Is it possible to cook for a day and make enough meals for a month? I wasn't sure, but I was intrigued. I decided to narrow the question. For a family of four, is it possible to cook a month's worth of dinners in a day? What if it's just a month of weekdays?
Now I was hooked. But what would I cook?
Knowing that I would live with, and eat, my choices for a month, I decided to fix dishes that we normally eat. There had to be a blend of comforting, sophisticated and ethnic dishes. Dinners had to be balanced, with a mixture of meatless, chicken, pork, seafood and meat dishes.
There had to be enough variety from week to week so that dinner didn't become predictable or boring. And finally, there couldn't be too many dishes, otherwise it would be impossible to make them all in a day. I selected nine recipes for 20 dinners.
Did it work? The answer is yes. But get ready for a long day.
I started at 8:02 a.m. and finished cooking at 6:30 p.m., including two 15-minute breaks. For some people, one long day in exchange for a less hectic month may be a fair trade; it might even be a bargain.
The trip to the grocery store was a learning experience. It took me 1 1/2 hours to gather the groceries, which totaled $235.75, not including pantry items and spices. Dinner averages $11.79 per meal or $2.95 per person per meal, not including a salad or side dish.
For cost-minded cooks, there are several ways to reduce the grocery bill:
* Instead of buying two bottles of red wine (or one large) for the boeuf bourguignon recipe, which requires four cups of wine, buy just one bottle. One bottle has about 3 cups of wine in it; use water to make up the difference. That will save about $5. Do the same for the white wine and that will be about $10 in savings.
* Buy a 5-pound bone-in pork loin instead of a 4-pound boneless one for the Pork Loin With Mushroom Sauce recipe. That will save about $5.
* Omit the red currant jelly from the boeuf bourguignon recipe for a savings of about $3.50.
* Omit the tequila from the White Chili With Tequila recipe. Not having to buy two mini-bottles of tequila will save about $3.
* Substitute Swiss cheese instead of Gruyere eese for the French Onion Soup. That will save about $2.
In addition, shop for items on sale, particularly for canned diced tomatoes, broth, fresh mushrooms, chicken thighs, boneless chicken breasts, pork loin and cubed beef. With these substitutions and suggestions, getting the grocery bill down to $200, or dinner for $10 a night, is easily achievable.
With so many convenience products on the market today, there are a couple of ways to shave time in the kitchen:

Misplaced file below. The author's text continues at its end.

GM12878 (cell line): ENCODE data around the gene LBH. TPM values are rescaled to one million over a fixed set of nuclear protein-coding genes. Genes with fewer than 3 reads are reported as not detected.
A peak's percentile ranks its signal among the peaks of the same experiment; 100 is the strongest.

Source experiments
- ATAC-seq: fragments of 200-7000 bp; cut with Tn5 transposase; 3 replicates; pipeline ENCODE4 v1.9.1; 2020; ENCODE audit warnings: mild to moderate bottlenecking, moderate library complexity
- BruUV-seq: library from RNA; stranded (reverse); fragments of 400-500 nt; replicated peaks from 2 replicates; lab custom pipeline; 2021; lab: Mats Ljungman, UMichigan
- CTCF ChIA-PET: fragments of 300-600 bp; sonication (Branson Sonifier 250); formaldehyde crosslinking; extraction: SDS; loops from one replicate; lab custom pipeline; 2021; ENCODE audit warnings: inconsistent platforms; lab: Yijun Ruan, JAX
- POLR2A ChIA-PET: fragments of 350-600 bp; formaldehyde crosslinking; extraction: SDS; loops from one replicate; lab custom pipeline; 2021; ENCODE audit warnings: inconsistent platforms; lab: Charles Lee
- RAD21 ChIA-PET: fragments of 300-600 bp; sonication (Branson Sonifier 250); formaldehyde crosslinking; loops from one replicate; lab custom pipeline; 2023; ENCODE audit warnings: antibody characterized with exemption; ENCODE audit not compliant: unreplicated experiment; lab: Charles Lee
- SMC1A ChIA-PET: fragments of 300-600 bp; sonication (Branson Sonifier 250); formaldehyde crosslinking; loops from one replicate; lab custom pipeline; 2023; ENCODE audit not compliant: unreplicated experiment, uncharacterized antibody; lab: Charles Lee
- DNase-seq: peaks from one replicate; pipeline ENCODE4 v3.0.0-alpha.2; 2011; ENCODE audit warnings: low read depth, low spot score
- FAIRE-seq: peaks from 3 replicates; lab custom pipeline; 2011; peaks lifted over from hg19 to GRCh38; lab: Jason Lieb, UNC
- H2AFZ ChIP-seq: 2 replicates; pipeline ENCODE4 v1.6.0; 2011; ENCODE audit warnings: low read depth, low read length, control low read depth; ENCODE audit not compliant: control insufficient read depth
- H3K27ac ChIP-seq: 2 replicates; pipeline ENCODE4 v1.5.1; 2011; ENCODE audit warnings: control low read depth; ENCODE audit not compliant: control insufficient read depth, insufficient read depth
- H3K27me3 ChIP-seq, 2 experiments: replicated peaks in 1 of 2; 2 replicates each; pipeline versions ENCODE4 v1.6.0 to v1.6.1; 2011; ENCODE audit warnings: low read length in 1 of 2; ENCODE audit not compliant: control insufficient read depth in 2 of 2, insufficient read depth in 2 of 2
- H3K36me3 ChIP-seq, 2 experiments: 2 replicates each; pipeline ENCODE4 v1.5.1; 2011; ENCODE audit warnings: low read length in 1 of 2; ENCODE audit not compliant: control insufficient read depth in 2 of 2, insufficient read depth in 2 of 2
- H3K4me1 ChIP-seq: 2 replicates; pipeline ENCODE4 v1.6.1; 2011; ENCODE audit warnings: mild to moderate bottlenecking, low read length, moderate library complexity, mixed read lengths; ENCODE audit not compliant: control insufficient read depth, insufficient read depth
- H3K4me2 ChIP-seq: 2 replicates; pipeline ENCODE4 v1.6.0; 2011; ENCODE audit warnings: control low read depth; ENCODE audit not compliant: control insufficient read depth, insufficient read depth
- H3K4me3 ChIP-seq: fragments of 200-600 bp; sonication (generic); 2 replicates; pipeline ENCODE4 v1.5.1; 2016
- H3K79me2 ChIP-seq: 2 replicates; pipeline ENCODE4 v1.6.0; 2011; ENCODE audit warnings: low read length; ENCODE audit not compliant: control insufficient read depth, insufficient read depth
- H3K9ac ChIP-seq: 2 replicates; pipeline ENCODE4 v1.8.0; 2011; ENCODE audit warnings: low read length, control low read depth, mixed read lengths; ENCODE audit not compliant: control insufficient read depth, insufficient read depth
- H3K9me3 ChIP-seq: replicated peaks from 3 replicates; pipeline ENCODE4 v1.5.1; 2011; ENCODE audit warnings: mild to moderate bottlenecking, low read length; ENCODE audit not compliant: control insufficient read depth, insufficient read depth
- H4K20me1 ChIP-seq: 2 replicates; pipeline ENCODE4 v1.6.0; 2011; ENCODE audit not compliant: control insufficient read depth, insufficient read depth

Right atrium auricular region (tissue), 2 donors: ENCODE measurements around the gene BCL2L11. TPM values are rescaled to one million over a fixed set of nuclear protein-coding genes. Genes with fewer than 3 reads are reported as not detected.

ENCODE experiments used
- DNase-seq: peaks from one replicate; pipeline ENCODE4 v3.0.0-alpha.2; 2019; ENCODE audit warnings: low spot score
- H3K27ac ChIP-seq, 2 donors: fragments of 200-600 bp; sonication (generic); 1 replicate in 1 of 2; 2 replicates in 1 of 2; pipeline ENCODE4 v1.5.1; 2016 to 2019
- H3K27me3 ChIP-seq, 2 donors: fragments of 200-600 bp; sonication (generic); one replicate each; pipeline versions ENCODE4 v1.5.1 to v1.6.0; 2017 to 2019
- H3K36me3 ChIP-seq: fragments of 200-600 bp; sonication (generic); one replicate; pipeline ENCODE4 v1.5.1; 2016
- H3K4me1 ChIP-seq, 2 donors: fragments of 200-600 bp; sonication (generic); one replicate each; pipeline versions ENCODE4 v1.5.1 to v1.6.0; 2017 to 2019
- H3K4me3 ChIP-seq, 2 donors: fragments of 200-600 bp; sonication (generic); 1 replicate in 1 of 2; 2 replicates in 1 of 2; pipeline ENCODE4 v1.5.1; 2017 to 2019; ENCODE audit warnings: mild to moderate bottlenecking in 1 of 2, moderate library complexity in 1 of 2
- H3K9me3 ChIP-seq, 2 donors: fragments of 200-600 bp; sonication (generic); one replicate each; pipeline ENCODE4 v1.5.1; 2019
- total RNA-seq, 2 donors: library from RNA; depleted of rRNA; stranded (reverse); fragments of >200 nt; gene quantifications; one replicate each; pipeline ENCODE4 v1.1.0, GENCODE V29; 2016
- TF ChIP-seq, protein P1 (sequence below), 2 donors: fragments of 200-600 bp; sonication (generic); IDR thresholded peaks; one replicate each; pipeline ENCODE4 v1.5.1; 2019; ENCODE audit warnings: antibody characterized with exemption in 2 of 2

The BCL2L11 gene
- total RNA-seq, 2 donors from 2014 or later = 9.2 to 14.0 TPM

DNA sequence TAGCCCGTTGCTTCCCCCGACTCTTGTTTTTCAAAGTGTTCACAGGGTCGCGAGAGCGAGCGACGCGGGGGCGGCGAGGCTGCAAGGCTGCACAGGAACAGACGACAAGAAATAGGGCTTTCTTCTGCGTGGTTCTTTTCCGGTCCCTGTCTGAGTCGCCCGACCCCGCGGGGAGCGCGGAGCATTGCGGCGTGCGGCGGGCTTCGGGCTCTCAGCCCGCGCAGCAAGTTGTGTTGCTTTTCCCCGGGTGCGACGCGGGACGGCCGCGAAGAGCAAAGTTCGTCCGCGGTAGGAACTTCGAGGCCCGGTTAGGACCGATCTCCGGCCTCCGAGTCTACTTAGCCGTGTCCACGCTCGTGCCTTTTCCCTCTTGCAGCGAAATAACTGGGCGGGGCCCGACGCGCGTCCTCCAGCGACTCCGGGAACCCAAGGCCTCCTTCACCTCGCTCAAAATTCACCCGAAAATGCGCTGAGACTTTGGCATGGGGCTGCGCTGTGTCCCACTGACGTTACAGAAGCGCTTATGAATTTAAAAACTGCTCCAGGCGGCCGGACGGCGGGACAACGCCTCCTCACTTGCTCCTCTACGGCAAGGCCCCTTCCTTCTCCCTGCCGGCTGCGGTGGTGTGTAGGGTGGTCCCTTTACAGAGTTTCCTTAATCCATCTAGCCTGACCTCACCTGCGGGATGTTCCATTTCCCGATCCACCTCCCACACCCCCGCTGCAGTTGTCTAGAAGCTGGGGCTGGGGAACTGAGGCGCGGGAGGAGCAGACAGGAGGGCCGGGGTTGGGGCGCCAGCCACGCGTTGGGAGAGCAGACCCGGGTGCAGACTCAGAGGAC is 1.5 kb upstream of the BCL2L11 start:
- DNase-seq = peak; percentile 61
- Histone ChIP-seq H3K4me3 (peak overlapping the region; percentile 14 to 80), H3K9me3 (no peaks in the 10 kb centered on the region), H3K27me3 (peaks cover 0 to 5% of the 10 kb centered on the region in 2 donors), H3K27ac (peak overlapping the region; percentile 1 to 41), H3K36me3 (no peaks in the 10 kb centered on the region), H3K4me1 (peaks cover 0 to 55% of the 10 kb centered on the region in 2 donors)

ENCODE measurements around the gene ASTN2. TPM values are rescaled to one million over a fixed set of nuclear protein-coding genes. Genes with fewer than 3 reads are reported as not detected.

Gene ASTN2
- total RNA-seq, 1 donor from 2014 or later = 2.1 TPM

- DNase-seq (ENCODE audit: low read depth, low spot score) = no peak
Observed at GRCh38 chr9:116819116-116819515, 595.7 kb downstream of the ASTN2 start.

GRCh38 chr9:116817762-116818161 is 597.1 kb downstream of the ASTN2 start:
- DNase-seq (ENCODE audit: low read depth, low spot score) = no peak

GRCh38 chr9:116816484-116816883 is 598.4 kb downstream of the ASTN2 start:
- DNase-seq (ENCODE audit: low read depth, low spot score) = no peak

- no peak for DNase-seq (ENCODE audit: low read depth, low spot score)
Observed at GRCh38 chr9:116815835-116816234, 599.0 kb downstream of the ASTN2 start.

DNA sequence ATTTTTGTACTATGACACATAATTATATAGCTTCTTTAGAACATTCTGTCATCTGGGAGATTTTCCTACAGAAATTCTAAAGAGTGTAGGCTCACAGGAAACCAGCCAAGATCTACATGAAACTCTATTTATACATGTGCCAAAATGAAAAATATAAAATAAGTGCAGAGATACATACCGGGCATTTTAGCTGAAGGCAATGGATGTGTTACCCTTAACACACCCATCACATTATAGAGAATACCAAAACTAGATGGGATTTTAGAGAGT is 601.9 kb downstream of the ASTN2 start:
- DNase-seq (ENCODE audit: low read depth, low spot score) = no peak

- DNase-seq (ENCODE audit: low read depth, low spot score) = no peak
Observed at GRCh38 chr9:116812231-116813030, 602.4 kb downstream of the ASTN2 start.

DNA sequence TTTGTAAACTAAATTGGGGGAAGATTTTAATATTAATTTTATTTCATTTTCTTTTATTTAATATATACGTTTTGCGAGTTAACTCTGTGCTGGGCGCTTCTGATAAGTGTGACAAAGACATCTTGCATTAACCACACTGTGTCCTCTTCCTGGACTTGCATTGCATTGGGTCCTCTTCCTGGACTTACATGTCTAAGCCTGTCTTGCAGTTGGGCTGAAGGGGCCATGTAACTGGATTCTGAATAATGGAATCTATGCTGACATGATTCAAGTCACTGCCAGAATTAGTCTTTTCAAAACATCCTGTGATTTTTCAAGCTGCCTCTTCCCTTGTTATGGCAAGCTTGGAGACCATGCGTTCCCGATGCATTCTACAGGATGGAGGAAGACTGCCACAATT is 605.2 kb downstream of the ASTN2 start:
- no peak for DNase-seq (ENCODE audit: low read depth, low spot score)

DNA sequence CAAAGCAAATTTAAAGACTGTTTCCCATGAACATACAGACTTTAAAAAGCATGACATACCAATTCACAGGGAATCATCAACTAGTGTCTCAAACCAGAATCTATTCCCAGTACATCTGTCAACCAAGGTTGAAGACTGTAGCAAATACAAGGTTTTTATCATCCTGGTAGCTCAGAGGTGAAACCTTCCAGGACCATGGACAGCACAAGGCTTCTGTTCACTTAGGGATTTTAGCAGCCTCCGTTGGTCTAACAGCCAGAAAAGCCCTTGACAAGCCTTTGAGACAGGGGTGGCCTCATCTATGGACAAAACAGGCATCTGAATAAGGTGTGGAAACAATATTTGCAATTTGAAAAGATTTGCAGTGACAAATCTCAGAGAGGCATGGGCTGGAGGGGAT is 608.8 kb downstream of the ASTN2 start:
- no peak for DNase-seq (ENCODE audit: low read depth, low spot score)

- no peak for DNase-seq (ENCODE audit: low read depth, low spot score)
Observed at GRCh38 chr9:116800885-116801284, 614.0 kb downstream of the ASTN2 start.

* Buy 4 pounds of sliced mushrooms and 2 pounds of small, button mushrooms. Not having to slice, halve or quarter them will save about 20 minutes.
* Gain 15 minutes by buying skinless chicken thighs.
* Buy 3 pounds of cooked, boneless chicken for the Quick Barbecue Chicken Sandwiches recipe and 12 corn muffins for the White Chili With Tequila. That will save about seven minutes (while cooking chicken and baking the muffins requires about 25 minutes, most of that time is spent prepping other ingredients, so the actual time savings is less).
The biggest timesaver is also a money saver. Omit the pearl onions from the boeufbourguignon recipe. Besides costing $7.50, the onions required an hour just to be peeled. Add another sliced onion to the stew to make up for the loss in flavor.
Making 20 entrees for four people in a single day is not an easy feat. Forethought and organization are key. Here are some tips based on my day in the kitchen:
* Wear comfortable shoes.
* Work from a "to do" list. As the day progressed and my mind became fuzzy, having a list kept me focused.
* Before going grocery shopping, make space in the fridge and freezer. Six pounds of mushrooms and meat for a month will occupy some space in the refrigerator. And, once you're done cooking, you'll have more than 20 freezer bags of food to freeze.
* Sit down with the recipes and read them. The recipes typically serve 4. To cook for a month, many of these recipes have to be doubled or tripled -- the "scale factor" is listed with the recipe. So, before starting, multiply the recipe ingredient amounts by its scale factor and write down the new amounts in the margin. It'll make cooking a lot easier.
* Decide which pots, pans and baking dishes you'll use for each dish. Borrow extras if needed.
* Try to convince a friend, spouse or child to help with the dishes. Dirty dishes pile up fast; you'll have more room to work if those dishes are cleaned and put away.